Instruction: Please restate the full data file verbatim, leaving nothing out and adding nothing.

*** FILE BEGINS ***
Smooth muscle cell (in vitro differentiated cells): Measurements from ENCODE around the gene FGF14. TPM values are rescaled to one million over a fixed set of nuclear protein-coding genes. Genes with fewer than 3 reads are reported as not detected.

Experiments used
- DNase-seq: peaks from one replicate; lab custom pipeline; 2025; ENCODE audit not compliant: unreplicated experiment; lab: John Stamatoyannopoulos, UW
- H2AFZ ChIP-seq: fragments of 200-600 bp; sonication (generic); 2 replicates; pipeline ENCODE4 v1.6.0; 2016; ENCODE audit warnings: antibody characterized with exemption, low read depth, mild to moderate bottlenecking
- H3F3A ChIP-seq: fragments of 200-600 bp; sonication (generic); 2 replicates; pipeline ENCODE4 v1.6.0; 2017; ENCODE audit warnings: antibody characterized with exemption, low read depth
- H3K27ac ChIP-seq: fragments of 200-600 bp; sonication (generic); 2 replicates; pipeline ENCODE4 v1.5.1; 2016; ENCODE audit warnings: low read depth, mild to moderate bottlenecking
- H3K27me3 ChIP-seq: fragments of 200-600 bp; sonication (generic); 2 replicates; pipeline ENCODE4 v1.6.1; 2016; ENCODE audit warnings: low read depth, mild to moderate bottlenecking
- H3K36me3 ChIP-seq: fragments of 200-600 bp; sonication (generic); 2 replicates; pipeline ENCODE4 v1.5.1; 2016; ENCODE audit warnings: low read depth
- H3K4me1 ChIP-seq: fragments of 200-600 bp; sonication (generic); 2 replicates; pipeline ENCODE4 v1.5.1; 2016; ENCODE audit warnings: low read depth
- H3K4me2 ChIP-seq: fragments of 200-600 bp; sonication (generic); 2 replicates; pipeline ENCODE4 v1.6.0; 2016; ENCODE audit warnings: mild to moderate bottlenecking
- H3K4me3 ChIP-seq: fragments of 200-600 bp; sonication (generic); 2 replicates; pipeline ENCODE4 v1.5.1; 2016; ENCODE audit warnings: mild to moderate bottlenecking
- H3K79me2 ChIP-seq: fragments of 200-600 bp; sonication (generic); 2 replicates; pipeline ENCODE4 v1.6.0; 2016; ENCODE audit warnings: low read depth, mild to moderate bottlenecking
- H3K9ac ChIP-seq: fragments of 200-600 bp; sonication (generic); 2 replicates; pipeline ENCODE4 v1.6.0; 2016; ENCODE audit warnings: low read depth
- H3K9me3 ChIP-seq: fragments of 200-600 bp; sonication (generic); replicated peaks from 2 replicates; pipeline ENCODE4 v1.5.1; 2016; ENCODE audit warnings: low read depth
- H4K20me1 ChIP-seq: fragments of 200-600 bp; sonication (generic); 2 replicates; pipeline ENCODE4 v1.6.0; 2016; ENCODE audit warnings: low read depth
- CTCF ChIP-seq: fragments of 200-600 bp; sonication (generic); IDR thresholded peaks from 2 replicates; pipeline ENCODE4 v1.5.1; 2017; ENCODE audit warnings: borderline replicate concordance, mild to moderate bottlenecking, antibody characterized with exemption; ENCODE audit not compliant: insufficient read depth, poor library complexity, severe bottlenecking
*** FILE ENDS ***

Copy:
Smooth muscle cell (in vitro differentiated cells): Measurements from ENCODE around the gene FGF14. TPM values are rescaled to one million over a fixed set of nuclear protein-coding genes. Genes with fewer than 3 reads are reported as not detected.

Experiments used
- DNase-seq: peaks from one replicate; lab custom pipeline; 2025; ENCODE audit not compliant: unreplicated experiment; lab: John Stamatoyannopoulos, UW
- H2AFZ ChIP-seq: fragments of 200-600 bp; sonication (generic); 2 replicates; pipeline ENCODE4 v1.6.0; 2016; ENCODE audit warnings: antibody characterized with exemption, low read depth, mild to moderate bottlenecking
- H3F3A ChIP-seq: fragments of 200-600 bp; sonication (generic); 2 replicates; pipeline ENCODE4 v1.6.0; 2017; ENCODE audit warnings: antibody characterized with exemption, low read depth
- H3K27ac ChIP-seq: fragments of 200-600 bp; sonication (generic); 2 replicates; pipeline ENCODE4 v1.5.1; 2016; ENCODE audit warnings: low read depth, mild to moderate bottlenecking
- H3K27me3 ChIP-seq: fragments of 200-600 bp; sonication (generic); 2 replicates; pipeline ENCODE4 v1.6.1; 2016; ENCODE audit warnings: low read depth, mild to moderate bottlenecking
- H3K36me3 ChIP-seq: fragments of 200-600 bp; sonication (generic); 2 replicates; pipeline ENCODE4 v1.5.1; 2016; ENCODE audit warnings: low read depth
- H3K4me1 ChIP-seq: fragments of 200-600 bp; sonication (generic); 2 replicates; pipeline ENCODE4 v1.5.1; 2016; ENCODE audit warnings: low read depth
- H3K4me2 ChIP-seq: fragments of 200-600 bp; sonication (generic); 2 replicates; pipeline ENCODE4 v1.6.0; 2016; ENCODE audit warnings: mild to moderate bottlenecking
- H3K4me3 ChIP-seq: fragments of 200-600 bp; sonication (generic); 2 replicates; pipeline ENCODE4 v1.5.1; 2016; ENCODE audit warnings: mild to moderate bottlenecking
- H3K79me2 ChIP-seq: fragments of 200-600 bp; sonication (generic); 2 replicates; pipeline ENCODE4 v1.6.0; 2016; ENCODE audit warnings: low read depth, mild to moderate bottlenecking
- H3K9ac ChIP-seq: fragments of 200-600 bp; sonication (generic); 2 replicates; pipeline ENCODE4 v1.6.0; 2016; ENCODE audit warnings: low read depth
- H3K9me3 ChIP-seq: fragments of 200-600 bp; sonication (generic); replicated peaks from 2 replicates; pipeline ENCODE4 v1.5.1; 2016; ENCODE audit warnings: low read depth
- H4K20me1 ChIP-seq: fragments of 200-600 bp; sonication (generic); 2 replicates; pipeline ENCODE4 v1.6.0; 2016; ENCODE audit warnings: low read depth
- CTCF ChIP-seq: fragments of 200-600 bp; sonication (generic); IDR thresholded peaks from 2 replicates; pipeline ENCODE4 v1.5.1; 2017; ENCODE audit warnings: borderline replicate concordance, mild to moderate bottlenecking, antibody characterized with exemption; ENCODE audit not compliant: insufficient read depth, poor library complexity, severe bottlenecking